McGill student feels cheated of share of $1-million prize

University says it hopes for a settlement

MONTREAL – It was a moment of triumph for a group of McGill University students, who won a $1 million prize for social entrepreneurship handed out by Bill Clinton.

But the moment was more bitter than sweet for one student.

He was forced to watch from a distance, via Internet webcast, as his former allies rubbed shoulders with the former U.S. president.

Jakub Dzamba claims he was intellectually robbed.

Dzamba, a McGill University student, who is still involved in a dispute with the five-member MBA winning team, says it was sad to watch from afar as the group won the 2013 Hult competition grand prize for a nutrition project.

“It would have been really nice to get to meet Bill Clinton,” Dzamba said Tuesday in an interview. “That was kind of a dream.”

The Hult competition is described on its website as the world’s largest student competition to solve social challenges, like helping to feed the urban poor. Winners use the prize money as seed capital, and get mentorship and advice from the international business community.

More than 10,000 students, representing more than 150 countries around the world, usually take part.

This year’s challenge was to create a social enterprise that can secure food for undernourished communities, particularly for the 200 million people who live in urban slums.

The winning project by the team from McGill’s Desautels Faculty of Management involves the production, processing and promotion of insects for human consumption.

According to a recent report by the United Nations Food and Agriculture Organization, insects are eaten by more than 2 billion people worldwide.

Team members received the award from the 42nd U.S. president in New York City on Monday night.

Dzamba, who was watching a webcast on his computer, says he worked with the team — and it was his slides and his presentation that were initially used when it won the semi-finals.

But then, he says, the team severed ties with him, took credit for his work, and hasn’t offered compensation.

“They ended up taking credit for my work and didn’t compensate me in any way for my work,” Dzamba said, pointing out that he helped get the team to the finals.

“The team removed the technology that I created for them, removed all the graphics I did and they hired new people to do new technology and new things for them which is OK, I guess, but I was the guy they relied on to get them through the semi-finals.”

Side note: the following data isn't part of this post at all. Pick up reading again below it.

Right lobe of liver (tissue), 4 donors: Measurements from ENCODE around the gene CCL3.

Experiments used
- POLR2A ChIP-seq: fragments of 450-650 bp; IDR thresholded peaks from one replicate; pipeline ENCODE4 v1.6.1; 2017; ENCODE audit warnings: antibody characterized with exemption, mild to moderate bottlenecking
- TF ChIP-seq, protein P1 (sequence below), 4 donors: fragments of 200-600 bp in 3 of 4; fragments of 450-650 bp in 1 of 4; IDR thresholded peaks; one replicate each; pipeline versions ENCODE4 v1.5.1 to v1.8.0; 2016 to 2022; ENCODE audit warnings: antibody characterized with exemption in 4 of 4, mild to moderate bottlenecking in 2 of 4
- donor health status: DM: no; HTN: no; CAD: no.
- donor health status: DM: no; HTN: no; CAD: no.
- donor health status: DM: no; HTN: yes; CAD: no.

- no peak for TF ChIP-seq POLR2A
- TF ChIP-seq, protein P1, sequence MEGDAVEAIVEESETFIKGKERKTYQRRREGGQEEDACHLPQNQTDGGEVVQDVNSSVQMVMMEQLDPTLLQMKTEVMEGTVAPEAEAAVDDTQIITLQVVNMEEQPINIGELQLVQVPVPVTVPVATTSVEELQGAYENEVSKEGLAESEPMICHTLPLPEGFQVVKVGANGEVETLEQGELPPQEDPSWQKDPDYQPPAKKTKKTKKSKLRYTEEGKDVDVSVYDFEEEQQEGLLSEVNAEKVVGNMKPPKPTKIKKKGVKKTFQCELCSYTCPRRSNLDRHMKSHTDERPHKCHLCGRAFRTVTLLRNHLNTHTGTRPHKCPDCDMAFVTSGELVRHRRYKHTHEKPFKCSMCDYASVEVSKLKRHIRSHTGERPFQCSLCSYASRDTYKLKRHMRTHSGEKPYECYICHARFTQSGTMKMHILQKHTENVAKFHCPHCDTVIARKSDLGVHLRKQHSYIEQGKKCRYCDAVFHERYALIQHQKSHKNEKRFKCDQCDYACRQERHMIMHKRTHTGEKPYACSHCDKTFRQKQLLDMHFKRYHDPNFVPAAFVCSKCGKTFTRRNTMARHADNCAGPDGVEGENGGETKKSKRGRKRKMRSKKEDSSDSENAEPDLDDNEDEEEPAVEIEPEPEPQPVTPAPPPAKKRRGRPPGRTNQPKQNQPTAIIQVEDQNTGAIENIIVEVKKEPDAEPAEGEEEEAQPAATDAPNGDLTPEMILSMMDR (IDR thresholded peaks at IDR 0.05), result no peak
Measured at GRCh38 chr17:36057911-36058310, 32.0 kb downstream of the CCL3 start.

He says a group of McGill associate deans and a commercialization officer got involved and decided that the team should pay him $5,300 for the work he had done.

But there was a dispute over a release statement, which he called a “gag order,” and it was never signed.

The 31-year-old Dzamba says he first started working on the idea of using insects for food at the University of Toronto in 2009 and got into a PhD program at McGill to work specifically on developing insect farming.

The university says it’s “enormously proud” of the winning team, and of the other students hoping to change the world for the better.

In a statement, McGill vice-principal Olivier Marcil said the university has investigated the matter, proposed a resolution, and still hopes for a settlement.

Marcil said that in a university environment many ideas bubble up at the same time and, while there are occasional conflicts, much of the time those ideas reinforce each other and wind up helping people.

He said McGill has verified that the Hult presentation does not include any reference to the portable cricket farm designed by Dzamba.

The winning team also issued a statement on the dispute.

“As of mid-March 2013 we ceased using any of Jakub’s contributions,” it said. “We provided the university with the slide-deck of the final presentation for the Hult Prize and they have confirmed it does not include any reference to the portable cricket farm design described in the provisional patent application filed by the university (with Mr. Jakub Dzamba as sole inventor).

“It is our intention to compensate Jakub for his work as a past consultant and we are happy to give him credit for this contribution (though these contributions were not a factor in our regional win and were not included in our final presentation). We applaud any initiatives whose aim it is to alleviate world hunger and help make our world a better place.”

—Peter Rakobowchuk




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McGill student feels cheated of share of $1-million prize

  1. I am writing about my concern about using space about issues that do not affect or moreover, have nothing to do with the society. A McGill student being cheated, honestly, who cares. Why don’t you guys (@Macleans) polish your journalism practices and bring issues to the public that raise concerns such as curriculum reform to say the least.

  2. It was Dzambas idea that enabled the McGill team to make it thought the semi finals. If it wasn’t for Jakub Dzambas work and innovation, the cricket farming idea wouldn’t be getting attention from Hult and other companies and press. We need to focus on the morality of the situation, the McGill team plagiarized another’s life work and that is wrong also they should not be getting praised and rewarded for cheating.

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